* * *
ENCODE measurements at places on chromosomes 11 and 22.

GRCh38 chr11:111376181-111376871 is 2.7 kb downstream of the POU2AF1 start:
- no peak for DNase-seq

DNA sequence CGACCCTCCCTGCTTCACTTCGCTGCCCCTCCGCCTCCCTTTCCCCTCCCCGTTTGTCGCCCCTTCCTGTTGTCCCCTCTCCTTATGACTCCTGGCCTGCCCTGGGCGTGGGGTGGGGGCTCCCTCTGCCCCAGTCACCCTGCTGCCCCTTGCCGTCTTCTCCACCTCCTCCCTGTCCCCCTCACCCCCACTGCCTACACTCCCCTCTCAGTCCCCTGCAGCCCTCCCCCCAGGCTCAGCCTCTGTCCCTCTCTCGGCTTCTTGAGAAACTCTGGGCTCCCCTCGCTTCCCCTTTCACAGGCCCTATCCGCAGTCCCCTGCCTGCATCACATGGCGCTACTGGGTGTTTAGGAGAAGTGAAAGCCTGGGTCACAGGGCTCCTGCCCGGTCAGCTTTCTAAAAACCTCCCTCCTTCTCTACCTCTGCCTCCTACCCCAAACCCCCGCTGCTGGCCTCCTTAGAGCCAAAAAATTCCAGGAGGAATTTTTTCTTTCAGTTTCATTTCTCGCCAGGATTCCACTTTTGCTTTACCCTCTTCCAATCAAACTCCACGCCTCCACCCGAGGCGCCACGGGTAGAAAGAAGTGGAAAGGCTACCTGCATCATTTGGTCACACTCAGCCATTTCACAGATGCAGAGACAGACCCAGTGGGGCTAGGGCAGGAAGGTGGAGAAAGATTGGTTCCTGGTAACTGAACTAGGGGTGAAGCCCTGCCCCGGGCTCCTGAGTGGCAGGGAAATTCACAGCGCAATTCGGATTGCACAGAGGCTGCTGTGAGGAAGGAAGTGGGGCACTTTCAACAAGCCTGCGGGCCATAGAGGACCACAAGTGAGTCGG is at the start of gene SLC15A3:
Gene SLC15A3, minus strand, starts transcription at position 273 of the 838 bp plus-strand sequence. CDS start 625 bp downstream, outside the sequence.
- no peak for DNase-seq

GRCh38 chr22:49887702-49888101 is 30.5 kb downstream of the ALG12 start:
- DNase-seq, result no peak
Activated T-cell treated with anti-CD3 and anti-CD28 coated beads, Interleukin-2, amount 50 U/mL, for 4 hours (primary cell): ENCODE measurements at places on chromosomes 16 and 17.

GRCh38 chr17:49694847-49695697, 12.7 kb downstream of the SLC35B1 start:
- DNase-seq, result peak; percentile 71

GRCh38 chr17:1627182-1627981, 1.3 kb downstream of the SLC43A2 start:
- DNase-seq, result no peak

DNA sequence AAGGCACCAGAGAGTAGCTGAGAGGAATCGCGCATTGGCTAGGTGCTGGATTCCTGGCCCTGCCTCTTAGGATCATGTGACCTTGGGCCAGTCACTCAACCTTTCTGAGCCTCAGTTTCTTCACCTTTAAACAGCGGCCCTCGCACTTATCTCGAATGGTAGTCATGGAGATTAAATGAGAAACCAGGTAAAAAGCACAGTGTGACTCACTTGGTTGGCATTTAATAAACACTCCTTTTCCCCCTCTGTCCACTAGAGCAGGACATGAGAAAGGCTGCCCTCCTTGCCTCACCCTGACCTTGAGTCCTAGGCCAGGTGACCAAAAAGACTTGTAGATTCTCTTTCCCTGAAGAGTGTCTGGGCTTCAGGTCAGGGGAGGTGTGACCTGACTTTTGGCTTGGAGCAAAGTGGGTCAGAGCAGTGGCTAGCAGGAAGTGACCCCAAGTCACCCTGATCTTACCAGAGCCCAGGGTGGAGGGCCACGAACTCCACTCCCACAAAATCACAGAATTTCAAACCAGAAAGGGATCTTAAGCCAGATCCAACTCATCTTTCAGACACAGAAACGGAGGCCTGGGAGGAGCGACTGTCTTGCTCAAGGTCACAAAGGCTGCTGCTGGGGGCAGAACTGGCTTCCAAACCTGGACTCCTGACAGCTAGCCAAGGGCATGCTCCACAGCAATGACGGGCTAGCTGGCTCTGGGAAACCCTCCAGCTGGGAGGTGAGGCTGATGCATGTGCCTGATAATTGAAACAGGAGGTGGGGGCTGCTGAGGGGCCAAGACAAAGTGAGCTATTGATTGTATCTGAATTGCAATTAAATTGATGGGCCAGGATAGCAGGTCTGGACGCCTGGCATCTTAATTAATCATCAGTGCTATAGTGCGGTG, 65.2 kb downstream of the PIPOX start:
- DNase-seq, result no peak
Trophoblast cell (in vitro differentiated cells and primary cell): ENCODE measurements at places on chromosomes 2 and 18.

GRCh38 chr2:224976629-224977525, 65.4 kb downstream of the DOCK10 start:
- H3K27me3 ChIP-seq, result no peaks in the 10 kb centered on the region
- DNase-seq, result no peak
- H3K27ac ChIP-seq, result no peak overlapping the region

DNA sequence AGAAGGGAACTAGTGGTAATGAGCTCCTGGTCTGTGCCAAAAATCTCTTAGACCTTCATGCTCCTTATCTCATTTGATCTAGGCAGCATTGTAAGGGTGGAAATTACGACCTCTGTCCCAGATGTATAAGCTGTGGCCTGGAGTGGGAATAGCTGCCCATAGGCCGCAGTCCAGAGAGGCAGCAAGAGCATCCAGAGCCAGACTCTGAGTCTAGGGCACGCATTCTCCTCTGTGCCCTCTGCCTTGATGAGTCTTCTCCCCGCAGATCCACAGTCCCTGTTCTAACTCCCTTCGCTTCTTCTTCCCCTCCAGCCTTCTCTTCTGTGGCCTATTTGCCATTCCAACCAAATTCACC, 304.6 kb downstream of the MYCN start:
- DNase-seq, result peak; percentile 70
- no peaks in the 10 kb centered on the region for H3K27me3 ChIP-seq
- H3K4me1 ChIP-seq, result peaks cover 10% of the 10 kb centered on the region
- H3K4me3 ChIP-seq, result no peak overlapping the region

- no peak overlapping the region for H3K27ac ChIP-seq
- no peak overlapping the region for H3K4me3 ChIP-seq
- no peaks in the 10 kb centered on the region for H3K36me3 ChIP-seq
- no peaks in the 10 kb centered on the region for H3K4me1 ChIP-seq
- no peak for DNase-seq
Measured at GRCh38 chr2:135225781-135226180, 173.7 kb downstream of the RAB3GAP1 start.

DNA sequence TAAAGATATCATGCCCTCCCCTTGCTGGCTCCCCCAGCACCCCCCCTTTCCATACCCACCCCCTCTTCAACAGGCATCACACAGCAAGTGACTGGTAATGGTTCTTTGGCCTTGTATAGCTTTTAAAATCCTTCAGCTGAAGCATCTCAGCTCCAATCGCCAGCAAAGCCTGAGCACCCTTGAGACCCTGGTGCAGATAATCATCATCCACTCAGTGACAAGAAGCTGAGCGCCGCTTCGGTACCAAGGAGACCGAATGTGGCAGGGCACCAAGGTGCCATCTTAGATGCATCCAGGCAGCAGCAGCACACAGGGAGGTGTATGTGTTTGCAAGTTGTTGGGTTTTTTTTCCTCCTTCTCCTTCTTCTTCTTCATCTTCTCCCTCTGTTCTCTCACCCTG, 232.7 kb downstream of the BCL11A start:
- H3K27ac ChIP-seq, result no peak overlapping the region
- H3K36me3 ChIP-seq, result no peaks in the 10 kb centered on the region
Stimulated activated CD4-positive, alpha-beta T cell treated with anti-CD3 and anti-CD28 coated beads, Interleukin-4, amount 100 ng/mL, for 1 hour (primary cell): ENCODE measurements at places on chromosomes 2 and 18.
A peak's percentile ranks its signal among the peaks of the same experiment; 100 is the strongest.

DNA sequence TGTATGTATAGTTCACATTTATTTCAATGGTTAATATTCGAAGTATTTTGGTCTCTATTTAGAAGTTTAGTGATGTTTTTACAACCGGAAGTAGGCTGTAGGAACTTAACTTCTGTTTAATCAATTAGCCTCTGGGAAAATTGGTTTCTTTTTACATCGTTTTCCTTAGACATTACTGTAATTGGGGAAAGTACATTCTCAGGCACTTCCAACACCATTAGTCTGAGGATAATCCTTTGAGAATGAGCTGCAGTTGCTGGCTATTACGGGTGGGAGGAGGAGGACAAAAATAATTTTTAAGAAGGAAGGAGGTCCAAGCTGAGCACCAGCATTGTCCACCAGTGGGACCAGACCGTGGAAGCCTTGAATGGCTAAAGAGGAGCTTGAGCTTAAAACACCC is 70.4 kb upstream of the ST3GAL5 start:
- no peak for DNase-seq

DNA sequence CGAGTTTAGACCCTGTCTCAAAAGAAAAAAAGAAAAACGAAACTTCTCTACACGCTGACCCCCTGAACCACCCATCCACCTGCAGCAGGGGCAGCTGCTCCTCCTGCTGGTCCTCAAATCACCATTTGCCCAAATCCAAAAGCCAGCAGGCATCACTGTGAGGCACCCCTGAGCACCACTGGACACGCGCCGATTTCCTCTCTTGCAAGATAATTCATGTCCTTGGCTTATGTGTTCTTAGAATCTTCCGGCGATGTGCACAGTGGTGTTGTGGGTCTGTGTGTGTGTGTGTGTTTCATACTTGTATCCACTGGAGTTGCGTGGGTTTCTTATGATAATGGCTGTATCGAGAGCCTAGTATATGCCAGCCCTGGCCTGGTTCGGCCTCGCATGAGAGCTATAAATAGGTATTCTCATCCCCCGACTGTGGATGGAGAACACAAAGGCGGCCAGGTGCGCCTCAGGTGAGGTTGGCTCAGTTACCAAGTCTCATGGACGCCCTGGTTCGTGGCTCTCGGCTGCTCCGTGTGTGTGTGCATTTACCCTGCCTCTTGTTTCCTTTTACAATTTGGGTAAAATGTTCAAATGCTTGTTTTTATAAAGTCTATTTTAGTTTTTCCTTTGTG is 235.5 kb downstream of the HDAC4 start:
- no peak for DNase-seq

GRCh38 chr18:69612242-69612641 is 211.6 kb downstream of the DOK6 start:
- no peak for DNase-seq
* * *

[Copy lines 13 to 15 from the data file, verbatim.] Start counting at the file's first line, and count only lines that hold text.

- DNase-seq, result no peak

DNA sequence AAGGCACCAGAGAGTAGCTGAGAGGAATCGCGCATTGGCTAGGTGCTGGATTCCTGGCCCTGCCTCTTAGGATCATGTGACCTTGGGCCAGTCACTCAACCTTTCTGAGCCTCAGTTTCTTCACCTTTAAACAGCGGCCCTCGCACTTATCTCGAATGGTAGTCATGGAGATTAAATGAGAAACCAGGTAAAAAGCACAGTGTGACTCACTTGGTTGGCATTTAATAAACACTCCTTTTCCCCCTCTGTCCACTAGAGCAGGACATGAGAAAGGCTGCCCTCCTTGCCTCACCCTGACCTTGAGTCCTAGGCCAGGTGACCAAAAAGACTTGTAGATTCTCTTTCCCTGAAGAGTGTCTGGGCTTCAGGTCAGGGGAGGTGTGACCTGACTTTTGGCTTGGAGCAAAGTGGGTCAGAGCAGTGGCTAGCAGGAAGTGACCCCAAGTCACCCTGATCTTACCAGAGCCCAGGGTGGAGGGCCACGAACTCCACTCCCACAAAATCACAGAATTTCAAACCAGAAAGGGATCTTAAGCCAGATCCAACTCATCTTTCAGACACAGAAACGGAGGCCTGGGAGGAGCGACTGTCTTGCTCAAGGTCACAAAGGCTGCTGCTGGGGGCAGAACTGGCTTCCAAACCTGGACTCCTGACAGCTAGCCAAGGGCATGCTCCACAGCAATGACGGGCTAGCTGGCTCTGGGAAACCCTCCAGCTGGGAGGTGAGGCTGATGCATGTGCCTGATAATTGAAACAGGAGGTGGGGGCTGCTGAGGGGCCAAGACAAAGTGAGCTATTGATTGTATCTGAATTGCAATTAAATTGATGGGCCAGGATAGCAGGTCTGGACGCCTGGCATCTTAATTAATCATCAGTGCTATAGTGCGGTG, 65.2 kb downstream of the PIPOX start:
- DNase-seq, result no peak